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Tarsal Tunnel Syndrome: Carpal Tunnels Ankle Sibling

Most workers today have heard of the condition known as carpal tunnel syndrome. While a few decades ago the injury was not well known or understood, now even those outside the medical community are aware it is a common and damaging workplace injury. However, many are still unaware that carpal tunnel has a sibling. This injury, known as tarsal tunnel syndrome (TTS), is very similar in cause and symptoms, but affects the leg and foot rather than the arm and hand. And though it is also a fairly common injury, lack of awareness about the condition among workers too often means that their pain goes unreported and untreated.

Like carpal tunnel syndrome, tarsal tunnel syndrome (TTS) is caused when a vital nerve becomes compressed. In carpal tunnel syndrome this occurs when a major nerve leading from the arm into the hand experiences an unnatural amount of pressure at the wrist. But in TTS, it is the tibial nerve which leads from the leg into the foot that becomes compressed at the ankle. The tarsal tunnel itself is a narrow opening in the ankle through which a bundle of nerves, tendons, arteries and muscles pass. While the tunnel offers protection to these delicate parts, there is also little extra room in this confined space. If illness or injury creates inflammation or swelling of the area, the tibial nerve can be easily compressed, leading to painful and debilitating symptoms.

Symptoms of TTS typically affect the areas of the foot and ankle, but can radiate into the calf muscles. Symptoms may include: feelings of burning, tingling, pins and needles or “shocks”; numbness or increased sensitivity; pain; hot or cold sensations; swelling and inflammation; weakness and/or loss of range-of-motion.

For workers, it is vital to determine what has caused their TTS before they can receive workers compensation benefits. Compression of the tibial nerve in the tarsal tunnel can be caused by a number of factors, including illnesses like diabetes, cysts or tumors, sudden injury and/or repetitive stress of the area. Work-related TTS can be caused by everyday occurrences like standing and walking on uneven surfaces; repetitive motion, such as work that requires you to constantly pivot, flex or rotate the ankle or foot. And falls or stumbles which sprain or damage the ankle or foot are common causes of TTS in the workplace.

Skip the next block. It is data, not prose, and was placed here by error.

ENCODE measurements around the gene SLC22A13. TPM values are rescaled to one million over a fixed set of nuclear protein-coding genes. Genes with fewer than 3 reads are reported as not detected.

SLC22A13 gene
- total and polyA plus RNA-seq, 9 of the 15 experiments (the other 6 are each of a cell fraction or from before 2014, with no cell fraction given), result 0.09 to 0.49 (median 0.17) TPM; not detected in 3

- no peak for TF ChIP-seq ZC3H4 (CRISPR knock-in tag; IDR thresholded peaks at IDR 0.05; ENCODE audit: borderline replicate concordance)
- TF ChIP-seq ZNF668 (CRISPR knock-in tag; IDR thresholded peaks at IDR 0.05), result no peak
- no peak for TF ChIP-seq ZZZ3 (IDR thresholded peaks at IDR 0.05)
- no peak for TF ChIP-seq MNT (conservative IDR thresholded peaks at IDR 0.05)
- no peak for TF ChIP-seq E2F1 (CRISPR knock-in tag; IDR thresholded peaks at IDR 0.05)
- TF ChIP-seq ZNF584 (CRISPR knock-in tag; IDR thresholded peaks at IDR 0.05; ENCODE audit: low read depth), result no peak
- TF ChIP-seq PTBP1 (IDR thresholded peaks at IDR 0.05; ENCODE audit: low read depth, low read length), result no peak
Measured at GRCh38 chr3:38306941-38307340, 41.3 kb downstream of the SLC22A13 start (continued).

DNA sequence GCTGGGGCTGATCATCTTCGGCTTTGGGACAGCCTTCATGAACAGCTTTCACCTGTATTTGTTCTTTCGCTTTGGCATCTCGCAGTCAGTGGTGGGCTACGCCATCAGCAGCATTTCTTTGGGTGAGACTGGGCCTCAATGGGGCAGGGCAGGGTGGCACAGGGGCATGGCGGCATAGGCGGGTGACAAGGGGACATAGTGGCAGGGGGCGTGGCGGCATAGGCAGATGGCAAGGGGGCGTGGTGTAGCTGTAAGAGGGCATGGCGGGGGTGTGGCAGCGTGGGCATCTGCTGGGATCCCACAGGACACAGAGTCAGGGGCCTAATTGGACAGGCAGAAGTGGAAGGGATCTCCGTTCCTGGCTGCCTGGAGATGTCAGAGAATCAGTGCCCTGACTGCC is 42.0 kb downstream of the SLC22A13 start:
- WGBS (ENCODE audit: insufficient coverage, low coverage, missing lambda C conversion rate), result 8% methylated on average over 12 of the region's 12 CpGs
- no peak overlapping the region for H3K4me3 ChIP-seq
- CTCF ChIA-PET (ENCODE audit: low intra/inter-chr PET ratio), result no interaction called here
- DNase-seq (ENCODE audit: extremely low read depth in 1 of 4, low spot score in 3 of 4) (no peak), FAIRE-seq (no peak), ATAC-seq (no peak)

Luckily, tarsal tunnel syndrome is often treatable. Depending on severity, treatment can include rest, medication, physical therapy and/or surgery. If left untreated, however, TTS may worsen, potentially leading to nerve damage, deformation, ulcers and infections, and/or permanent damage. If you have symptoms of TTS, contact your physician immediately. If you believe you have work-related TTS, contact a Chicago workers compensation lawyer who can help.

About the Author: Brooke Haley is a Marketing Associate at Millon & Peskin, Chicago workers compensation attorney that practice in the areas of Workers’ Compensation and Personal Injury. Millon & Peskin is a General Civil Litigation Practice with the goal of representing the interests of injured workers, throughout all applicable Courts in the State of Illinois. For more information about Illinois workers compensation lawyer,please visit www.millonpeskin.com.

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